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From:Christopher Powers Date:January 15 2009 6:06pm
Subject:Re: More on Scavenge vs DDL
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Vladislav Vaintroub wrote:
> Ok, I see.
> 
> But, now unrelated to the patch, threads are thought to improve performance,
> not for sleeping and designs where thread does nothing else then sleep()
> most of the time does not feel aesthetically pleasing to me.
> And many other people also think that threads are for concurrency rather than
> simplifying
> programming tasks

I agree that running updateCardinalities() on the same thread as record 
scavenging would be ideal, but is it necessary?

I think this is a good design, given the requirements:

1) We must scavenge during memory-intensive DDL operations like CREATE 
INDEX.
    - This is a requirement.

2) updateCardinalities() requires a DDL lock, the Scavenger does not.
    - The reason to decouple these tasks.

3) We want to run updateCardinalities() with each scavenge.
    - Ideal, but only a nice-to-have.

4) We want updateCardinalities() to closely reflect the actual cardinality.
    - This is important. The frequency of load-based scavenges is driven 
by system activity. Running
      updateCardinalities() with the scavenge keeps the cardinality 
close to actual.

Loosely coupling scavenge and updateCardinalities() achieves these goals 
and eliminates a pathological dependency.

I also believe that the "loosely coupled" paradigm will serve us better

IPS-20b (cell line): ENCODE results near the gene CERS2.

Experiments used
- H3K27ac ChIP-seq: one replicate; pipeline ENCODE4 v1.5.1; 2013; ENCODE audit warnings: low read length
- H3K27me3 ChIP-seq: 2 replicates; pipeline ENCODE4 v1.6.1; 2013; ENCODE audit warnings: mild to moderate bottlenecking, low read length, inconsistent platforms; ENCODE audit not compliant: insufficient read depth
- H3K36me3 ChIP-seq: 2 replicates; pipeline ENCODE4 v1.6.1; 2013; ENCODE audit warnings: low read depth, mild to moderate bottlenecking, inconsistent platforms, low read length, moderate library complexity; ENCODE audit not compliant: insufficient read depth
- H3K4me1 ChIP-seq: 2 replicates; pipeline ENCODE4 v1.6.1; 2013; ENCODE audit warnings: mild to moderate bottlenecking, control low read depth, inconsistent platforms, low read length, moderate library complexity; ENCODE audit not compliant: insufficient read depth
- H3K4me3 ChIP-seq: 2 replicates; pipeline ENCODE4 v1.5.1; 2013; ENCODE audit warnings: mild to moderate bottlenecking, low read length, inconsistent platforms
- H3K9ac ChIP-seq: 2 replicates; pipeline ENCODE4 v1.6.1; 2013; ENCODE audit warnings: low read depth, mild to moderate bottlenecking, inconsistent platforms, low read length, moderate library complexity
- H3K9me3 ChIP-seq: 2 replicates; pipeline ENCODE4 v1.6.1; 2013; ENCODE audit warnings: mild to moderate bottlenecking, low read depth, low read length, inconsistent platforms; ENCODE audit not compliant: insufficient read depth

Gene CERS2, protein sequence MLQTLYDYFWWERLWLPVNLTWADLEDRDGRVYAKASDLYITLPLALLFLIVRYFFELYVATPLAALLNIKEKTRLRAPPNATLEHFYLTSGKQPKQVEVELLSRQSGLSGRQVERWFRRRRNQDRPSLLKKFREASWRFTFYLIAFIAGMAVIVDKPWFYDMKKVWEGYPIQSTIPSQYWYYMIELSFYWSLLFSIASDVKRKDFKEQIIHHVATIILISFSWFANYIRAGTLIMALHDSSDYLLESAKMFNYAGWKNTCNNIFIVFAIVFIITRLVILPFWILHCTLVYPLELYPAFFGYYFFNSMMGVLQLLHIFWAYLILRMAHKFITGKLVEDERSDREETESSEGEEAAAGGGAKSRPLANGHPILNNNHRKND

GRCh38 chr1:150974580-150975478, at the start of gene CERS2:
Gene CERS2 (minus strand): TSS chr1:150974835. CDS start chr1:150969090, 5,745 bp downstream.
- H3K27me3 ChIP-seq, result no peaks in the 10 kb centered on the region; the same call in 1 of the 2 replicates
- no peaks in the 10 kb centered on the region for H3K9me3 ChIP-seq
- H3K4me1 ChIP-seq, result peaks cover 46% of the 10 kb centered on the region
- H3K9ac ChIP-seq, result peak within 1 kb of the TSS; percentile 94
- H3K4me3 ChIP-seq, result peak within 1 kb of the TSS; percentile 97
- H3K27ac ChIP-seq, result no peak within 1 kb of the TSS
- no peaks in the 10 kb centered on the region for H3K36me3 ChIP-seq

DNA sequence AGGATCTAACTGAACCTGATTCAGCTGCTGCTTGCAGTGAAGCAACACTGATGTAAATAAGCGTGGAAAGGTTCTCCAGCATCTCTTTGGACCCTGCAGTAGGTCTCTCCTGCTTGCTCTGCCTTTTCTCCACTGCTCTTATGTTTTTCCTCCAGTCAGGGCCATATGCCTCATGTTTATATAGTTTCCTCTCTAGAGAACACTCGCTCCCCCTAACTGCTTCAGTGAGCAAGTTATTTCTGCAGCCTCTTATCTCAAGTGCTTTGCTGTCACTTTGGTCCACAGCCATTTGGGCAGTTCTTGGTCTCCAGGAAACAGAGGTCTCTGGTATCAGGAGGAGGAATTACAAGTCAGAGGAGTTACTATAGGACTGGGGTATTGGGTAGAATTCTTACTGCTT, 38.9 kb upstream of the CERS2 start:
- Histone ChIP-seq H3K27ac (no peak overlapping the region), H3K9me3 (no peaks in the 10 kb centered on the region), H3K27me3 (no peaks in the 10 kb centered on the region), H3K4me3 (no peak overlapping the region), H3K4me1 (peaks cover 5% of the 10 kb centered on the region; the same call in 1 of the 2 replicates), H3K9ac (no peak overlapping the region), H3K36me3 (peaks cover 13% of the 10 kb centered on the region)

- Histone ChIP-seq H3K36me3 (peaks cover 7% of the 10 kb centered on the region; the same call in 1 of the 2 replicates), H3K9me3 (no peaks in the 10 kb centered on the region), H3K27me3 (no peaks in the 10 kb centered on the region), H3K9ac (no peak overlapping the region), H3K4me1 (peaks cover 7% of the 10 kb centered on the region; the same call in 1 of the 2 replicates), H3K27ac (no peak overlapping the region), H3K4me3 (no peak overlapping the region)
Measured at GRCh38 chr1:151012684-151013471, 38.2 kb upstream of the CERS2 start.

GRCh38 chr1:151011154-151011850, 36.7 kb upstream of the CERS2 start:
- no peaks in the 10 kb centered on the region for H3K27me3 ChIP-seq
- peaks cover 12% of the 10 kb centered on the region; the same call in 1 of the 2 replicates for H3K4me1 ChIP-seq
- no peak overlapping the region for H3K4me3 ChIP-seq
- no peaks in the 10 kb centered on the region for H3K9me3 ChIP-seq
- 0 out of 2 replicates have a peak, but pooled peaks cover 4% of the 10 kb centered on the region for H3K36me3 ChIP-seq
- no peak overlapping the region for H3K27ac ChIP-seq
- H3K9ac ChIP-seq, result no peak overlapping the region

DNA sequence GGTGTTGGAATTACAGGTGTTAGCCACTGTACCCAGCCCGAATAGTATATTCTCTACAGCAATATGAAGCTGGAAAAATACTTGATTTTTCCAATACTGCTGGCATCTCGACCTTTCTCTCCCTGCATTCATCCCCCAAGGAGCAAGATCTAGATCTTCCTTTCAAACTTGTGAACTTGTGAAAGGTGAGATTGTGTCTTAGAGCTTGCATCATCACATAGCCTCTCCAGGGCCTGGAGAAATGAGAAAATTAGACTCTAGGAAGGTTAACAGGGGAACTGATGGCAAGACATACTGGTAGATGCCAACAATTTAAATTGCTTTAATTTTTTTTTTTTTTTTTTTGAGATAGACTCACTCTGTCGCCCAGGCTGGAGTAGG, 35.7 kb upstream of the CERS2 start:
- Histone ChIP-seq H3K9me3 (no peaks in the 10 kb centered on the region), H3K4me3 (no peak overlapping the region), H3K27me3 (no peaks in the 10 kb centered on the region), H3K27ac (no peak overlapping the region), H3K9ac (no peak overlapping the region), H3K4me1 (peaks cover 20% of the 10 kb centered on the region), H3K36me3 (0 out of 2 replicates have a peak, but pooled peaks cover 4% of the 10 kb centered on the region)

down the road--more robust, less brittle.

Perhaps we could have a pool of Falcon utility threads with which a 
foreground task can signal one of several pre-registered tasks to run 
concurrently. This would be worth implementing, I think.

> Here for example, the guy titles his blog entry "Designing for high
> performance" and what he talks about? Reducing number of threads;)
>
> http://blogs.technet.com/winserverperformance/archive/2008/04/25/designing-applications-for-high-performance-part-1.aspx
> 

Good article. Thanks!

One point was to minimize cross-CPU interaction and minimize updates to 
shared data. I agree that such analysis should be a pre-requisite of 
assigning a concurrent task, but practically speaking, what does that 
mean in the Falcon context?

Adding one or two utility threads will have little or no overall impact 
in the context of the other Falcon system threads (gophers, io, etc), 
plus the tens, hundreds or even thousands of client connection threads.

This will be a great topic for discussion in March. Thanks for the feedback.


> 
>> -----Original Message-----
>> From: Christopher.Powers@stripped [mailto:Christopher.Powers@stripped]
>> Sent: Thursday, January 15, 2009 3:17 AM
>> To: Vladislav Vaintroub
>> Cc: 'Kevin Lewis'; 'FalconDev'
>> Subject: Re: More on Scavenge vs DDL
>>
>> Vladislav Vaintroub wrote:
>>> Chris, just out of curiosity - is it necessary to have a thread for
>> each
>>> single task? I might be mistaken, but do not  we have a timer or
>> similar for
>>> that, specifically for periodic tasks?
>> Yes, we have two timing threads, the Scheduler and the Ticker. The